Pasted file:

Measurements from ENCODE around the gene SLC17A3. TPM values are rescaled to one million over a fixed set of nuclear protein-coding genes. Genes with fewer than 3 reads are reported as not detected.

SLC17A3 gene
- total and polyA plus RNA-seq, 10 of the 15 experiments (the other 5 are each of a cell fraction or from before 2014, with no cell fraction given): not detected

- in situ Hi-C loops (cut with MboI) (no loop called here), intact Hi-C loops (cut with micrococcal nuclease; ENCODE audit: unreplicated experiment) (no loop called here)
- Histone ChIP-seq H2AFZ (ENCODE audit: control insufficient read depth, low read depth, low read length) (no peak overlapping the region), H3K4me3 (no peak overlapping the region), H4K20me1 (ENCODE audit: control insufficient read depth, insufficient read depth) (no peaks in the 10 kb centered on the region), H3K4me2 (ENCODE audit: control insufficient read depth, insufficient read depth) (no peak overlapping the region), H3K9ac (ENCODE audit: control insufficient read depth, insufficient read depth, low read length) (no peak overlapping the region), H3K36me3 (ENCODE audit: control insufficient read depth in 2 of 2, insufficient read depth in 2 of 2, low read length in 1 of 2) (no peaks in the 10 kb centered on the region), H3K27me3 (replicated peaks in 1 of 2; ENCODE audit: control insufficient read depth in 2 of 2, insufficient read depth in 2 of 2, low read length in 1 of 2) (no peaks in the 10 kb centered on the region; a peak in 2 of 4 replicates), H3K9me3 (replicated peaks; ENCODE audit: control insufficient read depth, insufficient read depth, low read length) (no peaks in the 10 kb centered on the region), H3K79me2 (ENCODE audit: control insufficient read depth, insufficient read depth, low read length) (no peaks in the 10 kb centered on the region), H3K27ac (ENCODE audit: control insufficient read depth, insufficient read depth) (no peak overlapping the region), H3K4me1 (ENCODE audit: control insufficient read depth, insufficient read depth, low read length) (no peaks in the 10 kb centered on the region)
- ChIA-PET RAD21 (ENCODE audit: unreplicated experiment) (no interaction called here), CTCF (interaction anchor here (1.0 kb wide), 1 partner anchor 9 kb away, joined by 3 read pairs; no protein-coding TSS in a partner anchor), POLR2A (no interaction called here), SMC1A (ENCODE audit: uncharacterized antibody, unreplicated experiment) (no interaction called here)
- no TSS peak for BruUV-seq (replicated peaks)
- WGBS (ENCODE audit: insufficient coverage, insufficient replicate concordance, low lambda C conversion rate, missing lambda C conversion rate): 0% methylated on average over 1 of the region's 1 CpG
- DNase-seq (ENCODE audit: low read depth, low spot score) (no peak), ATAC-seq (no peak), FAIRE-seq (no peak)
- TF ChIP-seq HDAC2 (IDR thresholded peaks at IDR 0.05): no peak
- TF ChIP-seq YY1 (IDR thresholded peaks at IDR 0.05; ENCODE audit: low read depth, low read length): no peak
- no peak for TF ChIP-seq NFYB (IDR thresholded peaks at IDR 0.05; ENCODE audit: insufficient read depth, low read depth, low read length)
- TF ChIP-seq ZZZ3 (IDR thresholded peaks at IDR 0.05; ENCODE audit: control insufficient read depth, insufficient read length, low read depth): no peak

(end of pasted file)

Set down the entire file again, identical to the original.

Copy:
Measurements from ENCODE around the gene SLC17A3. TPM values are rescaled to one million over a fixed set of nuclear protein-coding genes. Genes with fewer than 3 reads are reported as not detected.

SLC17A3 gene
- total and polyA plus RNA-seq, 10 of the 15 experiments (the other 5 are each of a cell fraction or from before 2014, with no cell fraction given): not detected

- in situ Hi-C loops (cut with MboI) (no loop called here), intact Hi-C loops (cut with micrococcal nuclease; ENCODE audit: unreplicated experiment) (no loop called here)
- Histone ChIP-seq H2AFZ (ENCODE audit: control insufficient read depth, low read depth, low read length) (no peak overlapping the region), H3K4me3 (no peak overlapping the region), H4K20me1 (ENCODE audit: control insufficient read depth, insufficient read depth) (no peaks in the 10 kb centered on the region), H3K4me2 (ENCODE audit: control insufficient read depth, insufficient read depth) (no peak overlapping the region), H3K9ac (ENCODE audit: control insufficient read depth, insufficient read depth, low read length) (no peak overlapping the region), H3K36me3 (ENCODE audit: control insufficient read depth in 2 of 2, insufficient read depth in 2 of 2, low read length in 1 of 2) (no peaks in the 10 kb centered on the region), H3K27me3 (replicated peaks in 1 of 2; ENCODE audit: control insufficient read depth in 2 of 2, insufficient read depth in 2 of 2, low read length in 1 of 2) (no peaks in the 10 kb centered on the region; a peak in 2 of 4 replicates), H3K9me3 (replicated peaks; ENCODE audit: control insufficient read depth, insufficient read depth, low read length) (no peaks in the 10 kb centered on the region), H3K79me2 (ENCODE audit: control insufficient read depth, insufficient read depth, low read length) (no peaks in the 10 kb centered on the region), H3K27ac (ENCODE audit: control insufficient read depth, insufficient read depth) (no peak overlapping the region), H3K4me1 (ENCODE audit: control insufficient read depth, insufficient read depth, low read length) (no peaks in the 10 kb centered on the region)
- ChIA-PET RAD21 (ENCODE audit: unreplicated experiment) (no interaction called here), CTCF (interaction anchor here (1.0 kb wide), 1 partner anchor 9 kb away, joined by 3 read pairs; no protein-coding TSS in a partner anchor), POLR2A (no interaction called here), SMC1A (ENCODE audit: uncharacterized antibody, unreplicated experiment) (no interaction called here)
- no TSS peak for BruUV-seq (replicated peaks)
- WGBS (ENCODE audit: insufficient coverage, insufficient replicate concordance, low lambda C conversion rate, missing lambda C conversion rate): 0% methylated on average over 1 of the region's 1 CpG
- DNase-seq (ENCODE audit: low read depth, low spot score) (no peak), ATAC-seq (no peak), FAIRE-seq (no peak)
- TF ChIP-seq HDAC2 (IDR thresholded peaks at IDR 0.05): no peak
- TF ChIP-seq YY1 (IDR thresholded peaks at IDR 0.05; ENCODE audit: low read depth, low read length): no peak
- no peak for TF ChIP-seq NFYB (IDR thresholded peaks at IDR 0.05; ENCODE audit: insufficient read depth, low read depth, low read length)
- TF ChIP-seq ZZZ3 (IDR thresholded peaks at IDR 0.05; ENCODE audit: control insufficient read depth, insufficient read length, low read depth): no peak